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Should schools focus on education or national unity?

16 Jan 2020 / 11:39 H.

PETALING JAYA: The main priority of schools is to educate, and it should stay that way.

Any other responsibility, including efforts to foster unity and racial understanding, should be secondary.

This is the view shared by several stakeholders in response to a proposal by Association of Voices of Peace, Conscience and Reason president Datuk Halimah Mohd Said that schools should also be places to forge racial integration.

Halimah had proposed, among other things, that a quota system be introduced to ensure that school enrolment was truly more inter-ethnic.

For instance, she said, in Chinese schools, there should be at least 25% each of Malay and Indian students, with the remaining half being Chinese.

“Similarly, she said, at least half of the students in national schools should be non-Malays.

Sharing her sentiment was Universiti Kebangsaan Malaysia’s Institute of Ethnic Studies Associate Fellow Professor, Mansor Mohd Noor, who is of the view that the responsibilities of schools extended beyond producing intellectually competent students.

“When these young people grow up, they will be exposed to a great diversity of people and cultures. They can start by being more understanding towards their own friends (from a young age),” he told theSun yesterday.

Mansor said the core meaning of education should be reviewed and an education summit should be considered to find ways to manage diversity in the education system.

“We should introduce socio-cultural classes so that students can be more exposed to other faiths and cultural practices. Internationally, we are ranked 16th in the Global Peace Index. We can do better than that,” he added.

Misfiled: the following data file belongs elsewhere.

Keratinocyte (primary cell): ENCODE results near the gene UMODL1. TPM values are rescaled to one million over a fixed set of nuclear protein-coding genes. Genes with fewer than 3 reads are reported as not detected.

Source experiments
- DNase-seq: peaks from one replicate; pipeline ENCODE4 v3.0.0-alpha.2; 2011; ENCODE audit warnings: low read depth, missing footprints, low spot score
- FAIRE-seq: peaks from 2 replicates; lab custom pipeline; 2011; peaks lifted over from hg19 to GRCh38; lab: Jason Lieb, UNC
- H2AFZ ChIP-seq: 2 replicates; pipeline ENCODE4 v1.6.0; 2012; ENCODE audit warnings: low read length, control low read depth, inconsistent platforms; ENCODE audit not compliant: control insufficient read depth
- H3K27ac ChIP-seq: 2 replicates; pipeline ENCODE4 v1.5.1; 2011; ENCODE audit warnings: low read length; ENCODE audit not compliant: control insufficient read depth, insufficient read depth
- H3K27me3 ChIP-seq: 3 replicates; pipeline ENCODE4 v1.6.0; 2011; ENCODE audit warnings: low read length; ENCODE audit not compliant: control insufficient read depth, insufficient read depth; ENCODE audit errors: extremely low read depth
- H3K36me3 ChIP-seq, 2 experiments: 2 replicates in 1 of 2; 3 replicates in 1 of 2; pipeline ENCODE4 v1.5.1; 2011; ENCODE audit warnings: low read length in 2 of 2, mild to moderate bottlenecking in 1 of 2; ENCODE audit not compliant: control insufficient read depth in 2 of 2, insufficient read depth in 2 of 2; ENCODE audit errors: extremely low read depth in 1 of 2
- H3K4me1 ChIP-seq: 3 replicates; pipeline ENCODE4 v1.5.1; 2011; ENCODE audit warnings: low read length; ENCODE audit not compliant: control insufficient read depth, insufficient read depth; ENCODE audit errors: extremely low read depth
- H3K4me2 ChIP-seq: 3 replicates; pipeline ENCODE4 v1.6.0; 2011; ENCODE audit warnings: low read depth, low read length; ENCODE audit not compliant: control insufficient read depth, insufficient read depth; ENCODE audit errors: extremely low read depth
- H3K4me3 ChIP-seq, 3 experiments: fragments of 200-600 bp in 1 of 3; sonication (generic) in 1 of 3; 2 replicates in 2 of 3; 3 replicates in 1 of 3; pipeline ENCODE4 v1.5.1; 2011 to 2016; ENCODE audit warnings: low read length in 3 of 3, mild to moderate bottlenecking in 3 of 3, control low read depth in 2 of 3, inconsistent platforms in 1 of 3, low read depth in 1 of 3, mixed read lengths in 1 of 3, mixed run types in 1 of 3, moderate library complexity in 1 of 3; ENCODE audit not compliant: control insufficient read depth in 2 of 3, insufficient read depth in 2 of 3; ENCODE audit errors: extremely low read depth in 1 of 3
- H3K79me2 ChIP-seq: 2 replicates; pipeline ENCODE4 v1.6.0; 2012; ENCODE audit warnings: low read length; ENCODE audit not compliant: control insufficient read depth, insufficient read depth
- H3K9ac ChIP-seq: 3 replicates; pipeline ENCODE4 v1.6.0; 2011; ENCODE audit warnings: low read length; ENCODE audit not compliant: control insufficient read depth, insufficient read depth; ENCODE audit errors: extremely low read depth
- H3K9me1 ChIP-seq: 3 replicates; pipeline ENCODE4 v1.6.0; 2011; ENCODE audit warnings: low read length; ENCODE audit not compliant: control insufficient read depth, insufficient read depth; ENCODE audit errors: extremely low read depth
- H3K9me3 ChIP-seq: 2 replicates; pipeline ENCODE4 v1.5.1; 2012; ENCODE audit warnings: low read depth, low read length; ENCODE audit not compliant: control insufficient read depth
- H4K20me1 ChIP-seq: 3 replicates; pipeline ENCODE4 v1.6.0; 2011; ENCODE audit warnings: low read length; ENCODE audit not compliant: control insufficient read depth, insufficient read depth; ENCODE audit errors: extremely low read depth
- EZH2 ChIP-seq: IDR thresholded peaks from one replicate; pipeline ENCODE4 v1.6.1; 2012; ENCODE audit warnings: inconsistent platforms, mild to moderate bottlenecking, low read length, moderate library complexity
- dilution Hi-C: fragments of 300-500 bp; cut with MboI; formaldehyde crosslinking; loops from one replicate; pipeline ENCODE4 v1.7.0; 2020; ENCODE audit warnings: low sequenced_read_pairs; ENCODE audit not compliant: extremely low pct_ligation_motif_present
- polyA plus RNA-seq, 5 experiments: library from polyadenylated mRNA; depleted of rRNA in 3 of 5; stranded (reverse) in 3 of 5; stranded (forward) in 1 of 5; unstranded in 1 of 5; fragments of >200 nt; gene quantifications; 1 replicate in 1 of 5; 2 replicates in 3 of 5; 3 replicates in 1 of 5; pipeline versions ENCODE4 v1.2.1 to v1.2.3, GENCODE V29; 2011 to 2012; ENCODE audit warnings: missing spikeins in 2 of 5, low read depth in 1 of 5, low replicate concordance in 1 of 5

He claimed that while Malaysian children had the opportunity to mingle together at national-type secondary schools, they failed to manage their differences and nurture similarities.

“We need to take note of the similarities among us and respect our differences. This will strengthen us as a nation.”

In an immediate response, the Malacca Action Group for Parents in Education said racial integration should not be forced. Rather, it should be forged based on trust, said its chairman Mak Chee Kin.

He said the matter of fostering unity should start at the top level of the government, including the Education Ministry, rather than in school.

For a start, Mak said, the racial quota system in the civil service should be removed.

“There should be equal opportunity for promotion to principal, head of department or state director rather than it being based on a quota system,” he said.

“The government should aim to make national schools the first choice for parents like in the 1960s and 1970s. There should be less emphasis on religious classes like in the early days,” he told theSun.

Parent Action Group for Education Malaysia chairman Datin Noor Azimah Abdul Rahim said it is not easy to introduce a quota system in schools as they are also reflective of the neighbourhood a school is located in, where one can find the odd Chinese school with a Malay majority enrolment because of its location.

“What needs to be done is to introduce Mandarin in all national schools, with adequate and competent teachers. Enhance the English language through greater immersion. Ensure Science is given a hands-on experience,” she said.

Azimah also suggested that Islamic studies be reduced to the minimum of two hours a week as provided in the Education Act, with anything more to be conducted and regularised at state level.

“We should focus on beefing up the competence of teachers based on meritocracy. Only when you transform national schools into quality schools will the demand for places in these schools follow,” she added.

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